JK: I feel that’s all blended in there.
LG: There’s a punk-rock aesthetic, but there’s also a lot of progressive rock elements in there, as well. It’s a really unique sounding record. I had a hard time putting my finger on what I was listening to. Not because it was unusual, in a sense, but because it was all over the place; you went from easier parts to really technical parts. So, given the pandemic, how do you feel being on the other end of this? How do you feel the music world is adapting to our “new normal?”
JK: As far as playing shows after COVID and whatnot?
JK: I don’t know… I feel comfortable with it now – it comes and goes in waves, like when Omicron was surging. Apparently, it’s coming back now… I hope not. As long as everyone’s safe and they’re not spewing particles all over each other and being smart about it, then I think it’d be fine.
I’m going to be like that guy from Florida who was yelling at kids for wearing masks. But, on the other end, I’m not going to guilt people for not wearing masks. There’s a good middle ground between there – you have to see both sides.
LG: It’s a new world out there, at least that’s how I feel.
JK: Yeah, for sure.
LG: It’s like there’s a certain – which I feel your album encapsulated well – level of uneasiness out there.
JK: Yeah, definitely. ‘Cause we put out an album in 2020, Magnum Grampus, that’s all about the multiple tragedies that came to define 2020: the pandemic; social justice issues. So, this album is coming from the hopelessness of the abyss to then trying to – with all that knowledge of what has happened – be like, how to be hopeful. The darkness isn’t a great way to conduct your life; you’re angry and frustrated all the time.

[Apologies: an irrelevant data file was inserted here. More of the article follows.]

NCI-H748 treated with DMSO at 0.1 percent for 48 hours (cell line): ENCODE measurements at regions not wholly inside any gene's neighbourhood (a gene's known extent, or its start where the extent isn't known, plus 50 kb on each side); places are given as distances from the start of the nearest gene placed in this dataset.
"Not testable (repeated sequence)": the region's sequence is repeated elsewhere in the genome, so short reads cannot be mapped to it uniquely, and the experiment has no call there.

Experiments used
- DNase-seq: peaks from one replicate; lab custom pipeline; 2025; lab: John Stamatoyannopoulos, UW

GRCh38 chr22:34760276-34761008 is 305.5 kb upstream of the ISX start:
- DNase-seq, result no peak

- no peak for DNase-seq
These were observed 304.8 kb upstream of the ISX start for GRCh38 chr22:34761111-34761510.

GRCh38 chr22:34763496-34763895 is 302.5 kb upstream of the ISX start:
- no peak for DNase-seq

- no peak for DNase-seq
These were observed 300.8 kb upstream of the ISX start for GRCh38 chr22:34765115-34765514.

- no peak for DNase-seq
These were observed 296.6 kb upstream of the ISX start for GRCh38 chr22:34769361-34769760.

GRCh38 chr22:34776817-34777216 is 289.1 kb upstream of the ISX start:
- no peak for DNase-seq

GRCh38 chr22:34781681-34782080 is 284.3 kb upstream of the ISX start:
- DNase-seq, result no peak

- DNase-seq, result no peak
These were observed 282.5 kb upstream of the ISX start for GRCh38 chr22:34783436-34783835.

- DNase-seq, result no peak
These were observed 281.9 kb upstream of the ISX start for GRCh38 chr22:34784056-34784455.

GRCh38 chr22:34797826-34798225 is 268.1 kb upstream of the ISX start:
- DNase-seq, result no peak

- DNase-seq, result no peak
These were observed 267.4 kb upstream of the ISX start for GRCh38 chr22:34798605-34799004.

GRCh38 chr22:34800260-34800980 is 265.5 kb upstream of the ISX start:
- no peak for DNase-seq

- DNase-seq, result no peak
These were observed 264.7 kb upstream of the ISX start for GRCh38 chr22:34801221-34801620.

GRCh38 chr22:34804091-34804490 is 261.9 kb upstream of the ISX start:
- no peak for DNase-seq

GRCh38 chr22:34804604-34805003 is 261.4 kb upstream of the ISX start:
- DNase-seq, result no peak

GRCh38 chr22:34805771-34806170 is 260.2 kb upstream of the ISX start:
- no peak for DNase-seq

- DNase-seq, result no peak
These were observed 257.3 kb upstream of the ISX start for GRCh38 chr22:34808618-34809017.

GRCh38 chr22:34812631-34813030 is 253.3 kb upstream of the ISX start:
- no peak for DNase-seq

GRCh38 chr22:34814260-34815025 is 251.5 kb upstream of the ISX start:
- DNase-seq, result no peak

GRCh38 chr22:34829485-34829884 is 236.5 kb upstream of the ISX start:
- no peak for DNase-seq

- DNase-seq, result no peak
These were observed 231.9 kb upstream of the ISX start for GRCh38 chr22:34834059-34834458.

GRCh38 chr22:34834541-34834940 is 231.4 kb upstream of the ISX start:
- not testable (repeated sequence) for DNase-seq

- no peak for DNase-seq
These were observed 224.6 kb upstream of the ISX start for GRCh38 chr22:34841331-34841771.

That’s why the record starts off very abrasive, coming out of the last album, because that ended with a song called “Sludgment Day,” which was like descending into the pit of hell. So, I figured with “Murder Hornets,” that it’d be kind of like coming out of that. We still have those thrashy songs, like “Thad B. Radd.” I would say this is our self-titled album, although it’s not called Grampfather. Gramppappies is drawing attention to the pluralization; the guys are contributing more than in past albums where it’s been me doing most of the writing and everything.
LG: When I looked at the album and saw “Murder Hornets,” I was like, “OK, what am I getting into here?” It was an interesting title and definitely an interesting intro track. What I really like about your writing is that you’re very self-referential, either in the music or the words themselves.
JK: What are you thinking of?
LG: I liked how “The Grampening” was a bookend to the intro. On track four, you referenced “Doom and Bloom,” and I thought that was a really neat call-back.
JK: Yeah, I think it’s cool to do that – either with lyrics or motifs, to kind of make an album seem more cohesive.
LG: It seemed really cohesive when I listened to your record.
JK: Thank you. I think I got the idea from Dr. John. Some of the choruses of his songs you’d think would be called one song, but then you’d look back and it was referencing another song on the album. As far as motifs go, I tried to bring it full circle with “The Grampening,” to a similar vibe of “Murder Hornets.” It literally has the same riff but played differently.
LG: I think for those that are really into that will really appreciate that when they hear it. As a musician myself, it stood out to me and made me go, “OK.” It made sense. Even though I hadn’t heard the album ‘til yesterday, it made it feel familiar, you know?
JK: Mhm. I’m glad it’s working out. I think that having been in the Upstate New York music scene for a while and hanging out with musicians all the time, I feel like writing for other musicians. Being a band’s band is always a plus. It gives you those Easter eggs to dig up; it makes it more interesting.